They state that employees are better people after leaving GE. Their culture is about providing everyone that works there with opportunities to implement responsibility, creativity and integrity while expanding every aspect of employee lives. The “GE Reports Imagination Daily” (n. d. ) website Employees make a commitment detailed in the policy by signing the pledge. This encourages employees to report ethical concerns without fearing retaliation. Work and life balance is GE’s commitment creating a health balance for employees between work and personal responsibility.
The corporation strives to be leaders in the workplace respecting the human rights of all stakeholders, committing to comply with all legal and financial policies. Delegation Almost all organization’s goals are staying ahead of the competition while efficiently & effectively, maximizing resources. Effective resource management includes delegation. The four manager functions incorporate the delegation process. Planning what the task is and who should conduct the process/why is the task necessary, create a course of action. During the organization function, clearly explain the reason for the task or work that must be done.
State the required outcomes and results. Answer questions like; what must be achieved, what are the required resources, time and authority, also, define goals and expected results. During the leading process, provide and get feedback for teams members and individuals. It is important that you let people know how they are doing and if they are achieving their aim. Don’t get into blame-storming. You must absorb the consequences of failure, create an environment where failure is an opportunity to learn and grow and pass on the credit for success. Pay it forward if you can.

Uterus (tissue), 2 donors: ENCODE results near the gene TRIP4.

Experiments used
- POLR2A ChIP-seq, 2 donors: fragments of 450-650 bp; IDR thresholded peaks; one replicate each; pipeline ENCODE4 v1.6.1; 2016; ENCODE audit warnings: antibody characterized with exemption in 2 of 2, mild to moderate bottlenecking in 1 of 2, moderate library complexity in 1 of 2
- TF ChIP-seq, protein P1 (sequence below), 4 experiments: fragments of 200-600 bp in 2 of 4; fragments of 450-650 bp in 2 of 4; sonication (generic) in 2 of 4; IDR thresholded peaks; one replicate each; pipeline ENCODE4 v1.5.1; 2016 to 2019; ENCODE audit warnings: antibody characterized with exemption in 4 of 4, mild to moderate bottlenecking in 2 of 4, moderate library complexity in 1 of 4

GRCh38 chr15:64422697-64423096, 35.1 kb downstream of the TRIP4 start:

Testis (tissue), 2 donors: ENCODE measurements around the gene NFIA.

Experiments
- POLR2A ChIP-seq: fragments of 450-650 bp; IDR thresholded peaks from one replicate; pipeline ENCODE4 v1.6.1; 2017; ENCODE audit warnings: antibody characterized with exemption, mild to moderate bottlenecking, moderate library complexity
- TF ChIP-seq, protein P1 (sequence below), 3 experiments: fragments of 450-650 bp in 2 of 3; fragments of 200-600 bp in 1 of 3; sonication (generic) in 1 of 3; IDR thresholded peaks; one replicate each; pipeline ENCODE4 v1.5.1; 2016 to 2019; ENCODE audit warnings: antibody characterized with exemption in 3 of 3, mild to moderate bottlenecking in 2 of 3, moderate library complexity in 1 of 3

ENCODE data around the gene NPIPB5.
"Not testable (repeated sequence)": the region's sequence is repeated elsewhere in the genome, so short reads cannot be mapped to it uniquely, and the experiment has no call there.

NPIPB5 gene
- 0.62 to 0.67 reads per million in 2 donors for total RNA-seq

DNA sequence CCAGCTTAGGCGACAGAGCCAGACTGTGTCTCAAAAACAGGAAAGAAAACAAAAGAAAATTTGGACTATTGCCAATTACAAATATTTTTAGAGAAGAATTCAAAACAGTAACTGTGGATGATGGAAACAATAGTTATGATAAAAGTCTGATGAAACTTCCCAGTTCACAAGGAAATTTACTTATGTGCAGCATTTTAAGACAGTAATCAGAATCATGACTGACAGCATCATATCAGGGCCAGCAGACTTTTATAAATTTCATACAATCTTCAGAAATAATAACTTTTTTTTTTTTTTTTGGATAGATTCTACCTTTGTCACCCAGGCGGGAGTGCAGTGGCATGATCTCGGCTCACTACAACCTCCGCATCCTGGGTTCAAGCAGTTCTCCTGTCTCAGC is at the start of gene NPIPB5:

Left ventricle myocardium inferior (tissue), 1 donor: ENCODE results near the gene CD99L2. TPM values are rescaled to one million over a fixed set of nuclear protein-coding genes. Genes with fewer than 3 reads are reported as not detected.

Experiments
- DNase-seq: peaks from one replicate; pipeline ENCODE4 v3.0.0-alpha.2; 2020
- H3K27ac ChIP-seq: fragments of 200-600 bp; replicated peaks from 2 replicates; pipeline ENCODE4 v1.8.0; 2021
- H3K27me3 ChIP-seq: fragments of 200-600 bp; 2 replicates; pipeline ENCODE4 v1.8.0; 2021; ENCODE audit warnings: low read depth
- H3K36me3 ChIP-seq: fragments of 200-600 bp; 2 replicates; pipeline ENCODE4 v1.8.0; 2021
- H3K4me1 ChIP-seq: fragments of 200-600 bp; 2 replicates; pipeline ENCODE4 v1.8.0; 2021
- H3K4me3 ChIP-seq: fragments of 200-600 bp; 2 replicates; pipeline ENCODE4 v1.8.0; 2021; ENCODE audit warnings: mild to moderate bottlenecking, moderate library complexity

Lastly, controlling function includes getting agreements on timeline and deadlines. Include a status reporting feature to ensure things are getting done. When is the job to be done? What are the ongoing operational duties? What is the status report date and how is it due? Make sure you confirm an understanding of all the previous items. (Lannon) Include the following factors, Globalization, Technology, Innovation, Diversity and Ethics into the four classic managerial functions when focusing on the delegation task. Also, to stay competitive, organizations are required to exercise both centralized and decentralized